New Essay Contest

The Equal Justice Initiative in partnership with the Prince George’s County Lynching Memorial Project is pleased to announce an upcoming scholarship contest open to 9th – 12th grade students attending public high school in Prince George’s County, where prizes totaling at least $5,000 will be awarded to winning participants. 

Students are asked to examine the history of a topic of racial injustice and to discuss its legacy today. Essays should explain the chosen topic using a specific historical event(s), explore how the injustice persists, and imagine solutions for a future free from racial injustice. Students are encouraged to reflect on how the topic impacts their own lives and communities.

Read more about the contest and how to submit an entry.

Next Meeting: August 21, 2021

You are invited to participate in the important work in our county of naming truth and moving forward to memorialize victims of racial terror. Email to receive the Zoom link for our meeting this Saturday, 2 – 4 PM.

Juneteenth Events

No PGCLMP meeting during June

In honor of Juneteenth, the Prince George’s County Lynching Memorial Project will NOT be meeting this month. Look for our next meeting in July.

To encourage all to take advantage of Juneteenth events, please see the options below.

Juneteenth Public Events

In person: City of Greenbelt activities Friday night June 18th and Saturday 19th (see flyer), co-sponsored by Greenbelt Black History and Culture Committee (co-chaired by PGC LMP members Dr. Lois Rosado and Leeann Irwin). 

On-Line: Afro-American Historical and Genealogical Society-Prince George’s County, Maryland Chapter (AAHGS-PGCM) Juneteenth | AAHGS | PG County


Parks and Planning may do a virtual Juneteenth event (Check site for details:

PG County Library offers several events this month (Check site for details: )

MCAAHC / MLTRC Joint Statement on Racial Injustice & Social Equity

Please see the following statement on Racial Injustice & Social Equity from our partners at Maryland Commission on African American History and Culture and Maryland Lynching Truth and Reconciliation Commission. 

A major lesson from history is that those who do not learn from the past are destined to repeat it. Financial and political power built upon systems driven by racial oppression does not make a sound foundation on which to forge and advance a humane, sustainable future for the United States, and the majority of people in this country are voicing that statement. Maryland, like the United States, has a profound and tortured relationship with systemic racism, and as a result, this state has been an epicenter for protests and calls for Black liberation: from the abolitionist movement to innovations in the arts, education, and civil rights legislation. The legacy continued in 1969 with the MCAAHC, and in 2019 with the MLTRC.

You can download the full statement here:

Article: Why does the Myth of the Confederate Lost Cause Persist?

Part of our work as the PGCLMP is to name the truth.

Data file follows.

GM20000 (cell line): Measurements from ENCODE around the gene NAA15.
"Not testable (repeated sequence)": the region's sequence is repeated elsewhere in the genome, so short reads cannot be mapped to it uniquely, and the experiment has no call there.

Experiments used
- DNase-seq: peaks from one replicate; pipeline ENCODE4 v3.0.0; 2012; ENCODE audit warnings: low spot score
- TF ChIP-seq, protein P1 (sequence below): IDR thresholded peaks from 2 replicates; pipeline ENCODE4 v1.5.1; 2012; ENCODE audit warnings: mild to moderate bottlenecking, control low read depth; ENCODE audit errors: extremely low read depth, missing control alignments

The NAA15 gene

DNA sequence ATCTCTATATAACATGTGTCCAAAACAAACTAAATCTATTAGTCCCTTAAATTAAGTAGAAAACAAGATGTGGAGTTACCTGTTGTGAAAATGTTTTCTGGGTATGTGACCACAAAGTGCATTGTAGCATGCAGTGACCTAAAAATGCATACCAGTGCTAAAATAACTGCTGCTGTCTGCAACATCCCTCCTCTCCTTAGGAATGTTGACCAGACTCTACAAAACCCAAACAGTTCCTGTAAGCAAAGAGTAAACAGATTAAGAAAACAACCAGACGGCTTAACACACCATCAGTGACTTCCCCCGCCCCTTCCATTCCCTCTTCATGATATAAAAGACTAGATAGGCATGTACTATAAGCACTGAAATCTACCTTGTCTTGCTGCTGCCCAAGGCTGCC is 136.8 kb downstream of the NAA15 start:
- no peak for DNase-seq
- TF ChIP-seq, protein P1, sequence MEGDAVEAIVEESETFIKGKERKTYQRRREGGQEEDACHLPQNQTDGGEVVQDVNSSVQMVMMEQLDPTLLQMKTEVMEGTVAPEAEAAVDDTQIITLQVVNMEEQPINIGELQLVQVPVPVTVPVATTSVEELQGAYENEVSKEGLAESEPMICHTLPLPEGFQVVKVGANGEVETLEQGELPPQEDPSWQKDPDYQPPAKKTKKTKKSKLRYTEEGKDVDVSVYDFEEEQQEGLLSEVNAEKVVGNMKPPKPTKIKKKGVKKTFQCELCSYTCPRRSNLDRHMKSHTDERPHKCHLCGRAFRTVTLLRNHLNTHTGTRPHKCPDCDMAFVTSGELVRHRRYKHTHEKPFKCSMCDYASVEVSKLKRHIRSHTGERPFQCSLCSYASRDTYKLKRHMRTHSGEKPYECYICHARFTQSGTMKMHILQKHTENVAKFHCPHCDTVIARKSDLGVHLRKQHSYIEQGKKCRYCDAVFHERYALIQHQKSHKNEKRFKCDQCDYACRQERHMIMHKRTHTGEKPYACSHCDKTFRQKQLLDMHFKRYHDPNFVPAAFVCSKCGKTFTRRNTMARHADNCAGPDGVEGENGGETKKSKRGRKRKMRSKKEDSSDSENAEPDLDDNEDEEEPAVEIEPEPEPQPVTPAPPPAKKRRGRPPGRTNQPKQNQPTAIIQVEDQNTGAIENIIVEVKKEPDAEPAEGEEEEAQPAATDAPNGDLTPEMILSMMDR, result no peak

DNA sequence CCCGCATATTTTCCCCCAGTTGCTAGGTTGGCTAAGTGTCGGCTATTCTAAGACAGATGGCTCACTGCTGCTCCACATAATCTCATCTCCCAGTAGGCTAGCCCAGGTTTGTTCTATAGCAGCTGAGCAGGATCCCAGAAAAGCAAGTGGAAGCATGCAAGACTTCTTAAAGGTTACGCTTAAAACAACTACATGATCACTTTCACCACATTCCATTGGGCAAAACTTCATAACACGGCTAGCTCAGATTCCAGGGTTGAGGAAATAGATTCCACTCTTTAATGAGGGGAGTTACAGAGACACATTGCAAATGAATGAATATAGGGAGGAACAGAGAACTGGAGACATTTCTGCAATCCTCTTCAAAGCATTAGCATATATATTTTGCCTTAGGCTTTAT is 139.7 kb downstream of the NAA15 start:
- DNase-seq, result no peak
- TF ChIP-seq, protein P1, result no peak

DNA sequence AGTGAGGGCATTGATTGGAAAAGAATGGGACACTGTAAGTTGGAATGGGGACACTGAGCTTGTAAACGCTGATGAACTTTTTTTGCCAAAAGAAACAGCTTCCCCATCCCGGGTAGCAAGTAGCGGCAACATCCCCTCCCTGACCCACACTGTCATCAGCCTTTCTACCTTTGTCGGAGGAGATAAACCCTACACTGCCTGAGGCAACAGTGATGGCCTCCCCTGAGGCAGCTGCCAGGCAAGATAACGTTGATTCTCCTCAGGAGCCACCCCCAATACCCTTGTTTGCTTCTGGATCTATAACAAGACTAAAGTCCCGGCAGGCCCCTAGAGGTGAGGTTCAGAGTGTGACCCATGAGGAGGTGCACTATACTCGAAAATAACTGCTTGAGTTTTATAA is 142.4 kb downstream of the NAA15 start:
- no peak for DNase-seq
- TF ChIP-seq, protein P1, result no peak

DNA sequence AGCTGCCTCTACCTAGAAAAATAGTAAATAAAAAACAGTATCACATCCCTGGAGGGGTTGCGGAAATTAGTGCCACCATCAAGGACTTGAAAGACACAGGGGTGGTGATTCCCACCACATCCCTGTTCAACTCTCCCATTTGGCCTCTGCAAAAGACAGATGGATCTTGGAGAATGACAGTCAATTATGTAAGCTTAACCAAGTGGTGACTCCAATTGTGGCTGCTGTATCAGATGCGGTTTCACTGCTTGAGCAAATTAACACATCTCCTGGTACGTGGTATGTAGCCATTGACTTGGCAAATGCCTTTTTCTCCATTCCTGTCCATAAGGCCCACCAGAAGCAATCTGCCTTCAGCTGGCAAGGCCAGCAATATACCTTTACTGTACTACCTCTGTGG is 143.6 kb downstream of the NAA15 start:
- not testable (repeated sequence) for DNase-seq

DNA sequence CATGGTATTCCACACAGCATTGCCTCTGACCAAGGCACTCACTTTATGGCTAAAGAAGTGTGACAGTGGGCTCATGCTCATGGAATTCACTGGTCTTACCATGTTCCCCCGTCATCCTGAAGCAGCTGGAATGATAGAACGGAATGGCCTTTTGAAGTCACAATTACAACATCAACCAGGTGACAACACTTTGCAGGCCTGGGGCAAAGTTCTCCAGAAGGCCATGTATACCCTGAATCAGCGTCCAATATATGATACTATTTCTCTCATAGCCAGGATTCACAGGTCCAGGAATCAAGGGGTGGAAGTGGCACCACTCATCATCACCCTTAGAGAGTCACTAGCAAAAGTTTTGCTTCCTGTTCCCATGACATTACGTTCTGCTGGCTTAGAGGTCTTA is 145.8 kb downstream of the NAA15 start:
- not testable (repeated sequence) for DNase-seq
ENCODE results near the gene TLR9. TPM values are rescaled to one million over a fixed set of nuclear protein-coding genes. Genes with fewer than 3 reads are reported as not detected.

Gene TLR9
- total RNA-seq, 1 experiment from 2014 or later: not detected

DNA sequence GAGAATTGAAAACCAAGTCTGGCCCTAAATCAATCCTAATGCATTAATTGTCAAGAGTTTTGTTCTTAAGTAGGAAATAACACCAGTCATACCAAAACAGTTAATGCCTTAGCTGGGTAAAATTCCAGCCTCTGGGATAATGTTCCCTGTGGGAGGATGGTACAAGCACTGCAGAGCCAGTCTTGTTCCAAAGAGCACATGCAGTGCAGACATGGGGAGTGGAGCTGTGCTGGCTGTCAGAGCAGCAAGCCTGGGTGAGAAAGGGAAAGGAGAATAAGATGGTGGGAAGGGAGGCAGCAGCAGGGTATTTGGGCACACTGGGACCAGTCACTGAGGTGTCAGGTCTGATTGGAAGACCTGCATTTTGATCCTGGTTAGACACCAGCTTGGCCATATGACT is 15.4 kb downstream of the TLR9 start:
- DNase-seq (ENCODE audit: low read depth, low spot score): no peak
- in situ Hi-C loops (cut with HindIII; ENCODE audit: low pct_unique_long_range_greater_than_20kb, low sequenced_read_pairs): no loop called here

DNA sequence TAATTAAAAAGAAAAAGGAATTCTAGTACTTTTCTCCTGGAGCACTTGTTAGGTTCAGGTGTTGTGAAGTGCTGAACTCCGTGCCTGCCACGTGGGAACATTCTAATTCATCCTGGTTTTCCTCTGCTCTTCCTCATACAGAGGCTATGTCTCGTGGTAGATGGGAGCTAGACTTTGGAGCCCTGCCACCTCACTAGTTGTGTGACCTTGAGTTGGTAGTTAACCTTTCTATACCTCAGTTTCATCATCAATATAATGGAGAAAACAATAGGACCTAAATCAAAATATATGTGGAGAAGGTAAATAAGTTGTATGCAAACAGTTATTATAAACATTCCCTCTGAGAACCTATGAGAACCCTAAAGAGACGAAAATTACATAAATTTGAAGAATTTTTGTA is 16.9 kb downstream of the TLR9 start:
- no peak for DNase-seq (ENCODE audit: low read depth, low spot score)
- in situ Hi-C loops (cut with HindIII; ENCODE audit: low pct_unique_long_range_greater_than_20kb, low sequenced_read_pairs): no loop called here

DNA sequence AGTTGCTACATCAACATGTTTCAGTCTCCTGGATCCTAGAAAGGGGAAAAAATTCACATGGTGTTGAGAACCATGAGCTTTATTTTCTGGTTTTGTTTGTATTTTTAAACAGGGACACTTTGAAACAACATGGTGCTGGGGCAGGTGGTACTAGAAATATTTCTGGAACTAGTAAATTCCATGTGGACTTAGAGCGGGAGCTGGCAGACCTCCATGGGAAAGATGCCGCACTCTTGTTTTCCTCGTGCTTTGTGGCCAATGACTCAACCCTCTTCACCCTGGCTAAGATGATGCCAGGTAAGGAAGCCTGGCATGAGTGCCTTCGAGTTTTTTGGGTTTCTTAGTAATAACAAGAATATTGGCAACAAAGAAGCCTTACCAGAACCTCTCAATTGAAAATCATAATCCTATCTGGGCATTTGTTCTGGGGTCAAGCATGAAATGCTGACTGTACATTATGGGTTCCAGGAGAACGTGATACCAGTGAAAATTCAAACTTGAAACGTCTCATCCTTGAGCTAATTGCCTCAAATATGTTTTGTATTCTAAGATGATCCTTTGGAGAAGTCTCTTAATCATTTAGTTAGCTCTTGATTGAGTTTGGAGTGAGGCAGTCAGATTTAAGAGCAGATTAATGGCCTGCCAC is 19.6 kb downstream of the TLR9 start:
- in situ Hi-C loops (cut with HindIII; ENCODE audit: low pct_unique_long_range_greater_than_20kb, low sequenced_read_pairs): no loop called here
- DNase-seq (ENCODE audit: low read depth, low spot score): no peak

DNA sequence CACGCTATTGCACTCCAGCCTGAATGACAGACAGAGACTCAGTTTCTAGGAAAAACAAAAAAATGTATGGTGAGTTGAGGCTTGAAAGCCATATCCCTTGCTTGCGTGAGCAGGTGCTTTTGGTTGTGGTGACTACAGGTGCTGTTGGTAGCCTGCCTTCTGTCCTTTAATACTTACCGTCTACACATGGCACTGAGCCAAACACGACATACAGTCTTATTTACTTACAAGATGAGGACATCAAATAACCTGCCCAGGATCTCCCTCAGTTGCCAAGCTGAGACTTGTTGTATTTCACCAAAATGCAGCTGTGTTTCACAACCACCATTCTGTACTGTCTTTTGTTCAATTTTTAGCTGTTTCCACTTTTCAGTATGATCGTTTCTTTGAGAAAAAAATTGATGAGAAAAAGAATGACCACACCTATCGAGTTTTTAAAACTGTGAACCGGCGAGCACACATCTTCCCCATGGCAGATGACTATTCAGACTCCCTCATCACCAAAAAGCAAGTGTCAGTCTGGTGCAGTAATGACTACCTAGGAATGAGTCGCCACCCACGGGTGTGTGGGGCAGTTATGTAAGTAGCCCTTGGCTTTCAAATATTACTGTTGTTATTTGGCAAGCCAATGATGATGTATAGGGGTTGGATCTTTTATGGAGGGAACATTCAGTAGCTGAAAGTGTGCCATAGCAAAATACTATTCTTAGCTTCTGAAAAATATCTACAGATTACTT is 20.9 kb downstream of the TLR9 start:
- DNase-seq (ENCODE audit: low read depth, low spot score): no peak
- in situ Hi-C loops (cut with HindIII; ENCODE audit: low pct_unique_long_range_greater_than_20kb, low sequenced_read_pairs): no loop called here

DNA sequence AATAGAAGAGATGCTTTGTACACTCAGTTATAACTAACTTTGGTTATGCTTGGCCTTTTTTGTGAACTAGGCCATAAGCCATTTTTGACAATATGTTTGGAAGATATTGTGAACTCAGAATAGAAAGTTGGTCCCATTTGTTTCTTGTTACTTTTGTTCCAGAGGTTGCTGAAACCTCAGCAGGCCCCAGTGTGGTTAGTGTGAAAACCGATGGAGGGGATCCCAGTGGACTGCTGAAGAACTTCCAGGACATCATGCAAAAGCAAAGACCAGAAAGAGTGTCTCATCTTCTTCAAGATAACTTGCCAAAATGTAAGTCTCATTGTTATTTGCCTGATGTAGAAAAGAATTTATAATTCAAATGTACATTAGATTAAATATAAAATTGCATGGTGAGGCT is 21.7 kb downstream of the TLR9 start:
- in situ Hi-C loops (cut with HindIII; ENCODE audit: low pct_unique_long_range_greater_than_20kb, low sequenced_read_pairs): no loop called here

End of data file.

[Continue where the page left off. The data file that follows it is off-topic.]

This article from author Clint R. Smith III, an excerpt from his recent book, is featured in the upcoming issue of The Atlantic as part of their Inheritance series. He gives an overview of the Lost Cause myth that persists in the minds of many Americans and the ways the truth about slavery, Confederate monuments, and the Civil War are obscured.

Gramling then turned his attention to the present-day controversy about Confederate monuments—to the people who are “trying to take away our symbols.” In 2019, according to a report from the Southern Poverty Law Center, there were nearly 2,000 Confederate monuments, place names, and other symbols in public spaces across the country. A follow-up report after last summer’s racial-justice protests found that more than 160 of those symbols had been removed or renamed in 2020.

Gramling said that this was the work of “the American ISIS.” He looked delighted as the crowd murmured its affirmation. “They are nothing better than ISIS in the Middle East. They are trying to destroy history they don’t like.”

Read the rest of the piece here.

Calling All Volunteers

On Saturday, March 27 from 11 AM – 3 PM, there is an opportunity for volunteers to explore history and give back at a clean up day for the Tanyard/Franklin Cemetery. Please see the attached flyer for the items to bring and what to expect from this opportunity which will include history about the cemetery. Refreshments will also be provided.

See the flyer below for more details:

“The Capitol Lynching” Webinar

Join us Thursday, February 25 at 7 p.m. for Part I of a webinar series organized by our Education Committee.

“The Capitol Lynching: Decoding America’s Intention. Where Are We Now?” will provide a brief overview of historical lynchings in the U.S. and specifically Prince George’s County and the consequences for both Black and white communities, while taking a look at the events on Jan. 6 as they relate to the history of lynching culture and the continuing problems of race-baiting hate, disenfranchisement and exclusion. We will also examine the U.S.’s current commitment to ensuring racial equity and justice.

Attendance is free but pre-registration is required:…/tJAkcOurpzIvG9awRlXr79vSKrnJpkoUaIJE